A Day’s Journey

Lord, You lead like a drunken man.

The dust picked up again under the crunch of sweat-soaked feet. Carolina Snibbs was walking. Outside the city gate and up toward the hills; his mouth was dry again. Another city turned away. Another dry day. And comes the wind.

You always tell me step one and step ten. Never mind that step five is West and step seven is North when my path is heading South. Never mind that. I’m following Your rhythms. And You lead like a drunken man.

Preach to the City Where No One Gets Saved; then up the hills of barrenness: “Lord, send Your rain.” And all this because You said I would go to the land beside a lake, and build with a people who know Your name. No small wonder they called Abraham crazed.

Behind Snibbs’ left shoulder stood a great city, and getting greater. Everyone there was happy; everyone was full of ambition and purpose. And Snibbs was walking away.

It’s a good thing I don’t carry a literal cross, just a weight on my back and this burning burden in my heart.

On his right shoulder lay a knapsack: a night’s shelter, a change of clothes, enough money for a week, or a day.

It’s a wonder I still follow, but I’m afraid I trust You. Why did You send me there, Lord? Nobody needed me; nobody wanted me. There was nothing I could do. Like climbing sheer walls with nothing but the strength of my fingernails. And now, here I am, going, when all the world is coming. But for Your glory, Lord. But for Your glory.

Snibbs stopped, set down his bag and stretched. He was ten miles outside the city. A little further and he would rest for the night.

“Good morning, old man.”

Snibbs started, and looked. There on the other side of the path was a boy, about ten, sitting on a fallen tree. Old man? he thought. So I’m an old man today.

“Good day, little boy. How are you today?”

“Pretty good. Why are you coming out of the city, when everyone else is going in?”

“I’m not sure I know. The Lord’s timing is a strange thing. But it’s time for me to go. Walk with me a ways.”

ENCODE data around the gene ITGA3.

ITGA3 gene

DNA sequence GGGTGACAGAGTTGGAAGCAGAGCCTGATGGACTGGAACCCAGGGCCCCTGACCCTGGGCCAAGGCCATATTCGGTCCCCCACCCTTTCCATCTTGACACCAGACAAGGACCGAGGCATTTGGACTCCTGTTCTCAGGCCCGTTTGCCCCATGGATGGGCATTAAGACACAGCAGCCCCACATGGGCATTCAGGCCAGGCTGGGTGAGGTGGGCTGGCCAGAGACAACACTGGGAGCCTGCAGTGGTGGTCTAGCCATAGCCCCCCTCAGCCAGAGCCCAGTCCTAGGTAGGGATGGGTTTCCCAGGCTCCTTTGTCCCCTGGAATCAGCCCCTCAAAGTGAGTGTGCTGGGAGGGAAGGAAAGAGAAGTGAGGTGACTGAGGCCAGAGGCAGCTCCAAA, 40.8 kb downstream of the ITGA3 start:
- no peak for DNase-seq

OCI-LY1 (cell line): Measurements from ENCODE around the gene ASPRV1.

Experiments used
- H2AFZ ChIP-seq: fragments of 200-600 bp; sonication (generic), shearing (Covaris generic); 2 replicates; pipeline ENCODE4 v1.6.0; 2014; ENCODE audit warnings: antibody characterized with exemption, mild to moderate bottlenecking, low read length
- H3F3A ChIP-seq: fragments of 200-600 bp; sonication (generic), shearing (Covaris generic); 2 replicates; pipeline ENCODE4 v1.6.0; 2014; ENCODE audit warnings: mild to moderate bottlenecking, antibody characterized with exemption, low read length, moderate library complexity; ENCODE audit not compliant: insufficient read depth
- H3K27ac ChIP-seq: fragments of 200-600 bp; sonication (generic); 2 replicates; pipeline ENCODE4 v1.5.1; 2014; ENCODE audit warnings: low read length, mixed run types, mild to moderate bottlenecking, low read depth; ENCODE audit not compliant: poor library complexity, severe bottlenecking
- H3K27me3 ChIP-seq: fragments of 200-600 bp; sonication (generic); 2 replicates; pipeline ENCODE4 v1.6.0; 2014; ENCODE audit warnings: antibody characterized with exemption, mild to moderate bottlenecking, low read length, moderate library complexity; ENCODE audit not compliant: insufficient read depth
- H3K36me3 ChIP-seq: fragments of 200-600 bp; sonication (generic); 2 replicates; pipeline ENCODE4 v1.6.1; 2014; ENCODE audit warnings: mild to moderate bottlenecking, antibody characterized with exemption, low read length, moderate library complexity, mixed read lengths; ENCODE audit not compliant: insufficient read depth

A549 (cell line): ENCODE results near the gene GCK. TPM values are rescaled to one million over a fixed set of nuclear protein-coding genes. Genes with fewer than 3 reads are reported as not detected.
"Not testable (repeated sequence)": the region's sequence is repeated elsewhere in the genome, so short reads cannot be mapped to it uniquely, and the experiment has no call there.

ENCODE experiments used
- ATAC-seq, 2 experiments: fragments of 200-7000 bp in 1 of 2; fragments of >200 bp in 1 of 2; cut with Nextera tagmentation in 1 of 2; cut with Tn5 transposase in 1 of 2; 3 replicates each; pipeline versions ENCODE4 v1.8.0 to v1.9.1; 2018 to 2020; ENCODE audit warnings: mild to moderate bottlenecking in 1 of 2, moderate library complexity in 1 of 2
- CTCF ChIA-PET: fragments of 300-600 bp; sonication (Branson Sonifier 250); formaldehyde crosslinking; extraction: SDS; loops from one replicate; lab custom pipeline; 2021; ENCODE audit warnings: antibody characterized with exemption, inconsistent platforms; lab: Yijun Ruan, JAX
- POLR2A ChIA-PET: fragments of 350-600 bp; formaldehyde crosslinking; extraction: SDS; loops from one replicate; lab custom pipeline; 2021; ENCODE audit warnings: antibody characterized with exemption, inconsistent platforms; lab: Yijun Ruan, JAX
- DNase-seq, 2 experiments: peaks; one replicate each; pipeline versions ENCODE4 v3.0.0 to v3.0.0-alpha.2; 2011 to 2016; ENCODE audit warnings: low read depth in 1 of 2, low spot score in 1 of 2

The boy jumped up. I must be old today, thought Snibbs. Such youth he has. Such vigor!

They had walked for a few minutes before the boy asked, “Old man, what is your name?”

“Carolina. Carolina Snibbs,” he answered.

The boy laughed. “What a funny name!”

He smiled. “It means ‘King of Songs.'” And then he let a sad chuckle. “But I couldn’t sing very well in that city. What is your name, little boy?”

“My name’s Treader. It means ‘Bright and Swift.”

“And an appropriate name it is. I’ve never seen anyone so eager and so quick as you.”

“My brother Cleveland’s stronger,” Treader said.

“I’m sure he is. But strength isn’t always everything.”

Treader grinned and ran up the path a hundred yards ahead.

“I think,” said Snibbs, when he had caught up again, “That this…would be a good place…to camp.” He sat down his bag, got on his knees, pulled out his tent makings: the cloth and poles, the ropes, the hammer and nails, and set to work. Treader pulled up the sack and sat on it.

“Did you finish all the stories you started in the city?”

“No, I didn’t,” answered Snibbs. “There was an old woman whose cupboard was bare and I meant to fill it. But it was time to go. And there was a boy who was lonely and afraid. I meant to find him a home, but it was time to go. And another: a family that had everything it needed, but had forgotten how to give it all away. I had to go. The Lord was calling. It was time. Could you hand me that hammer?”

Treader stood up and grabbed the hammer. “Someone will finish all your stories,” he said.

“I’m sure they will. Thank you.”

Treader stood there, one hand holding up the half-built tent as Carolina hammered. When he glanced up from his work, he saw Treader had the look of quietly disturbed concern that only a child could have. “What looks like a broken swagger to us is so often the greatest dance to God,” Carolina said.

In a whisper, almost like a prayer, Treader said, “Don’t be old, Song-King. Be young, and full of light.”

Carolina crinkled a smile. I’d love to.

The boy walked back to the bag slowly, shoulders stooped. Then suddenly, he jumped and turned around. “I will finish your stories for you, Song-King! I can do it!”

Carolina stopped his hammering. Looking up, he said, “Well, Treader, that’s a very nice– Gesture…of you…” The boy was gone.

Carolina stood up. Tent was finished, and he leaned on it.

“Well, Lord, You give your servants many different forms. I won’t even bother to ask if that one was born on this side or the other.” There was no sign of the boy. He must have been very fast.

The sun had barely set. It was almost dark. And out from the tent-folds shone a white and golden gleam of light that had no visible source. Without hesitation, Carolina Snibbs crawled inside. As he lay down, the burning inside him grew, reaching out until it joined forces with the glow inside the tent. He could feel the gray of his hair fading back to brown. Eyes closed, he could feel his vision clearing. Tears flowed down his cheeks and past his ears.

Oh! To see the city made with no human hands, standing by the crystal sea. But for Your glory, Lord. But for Your Glory.

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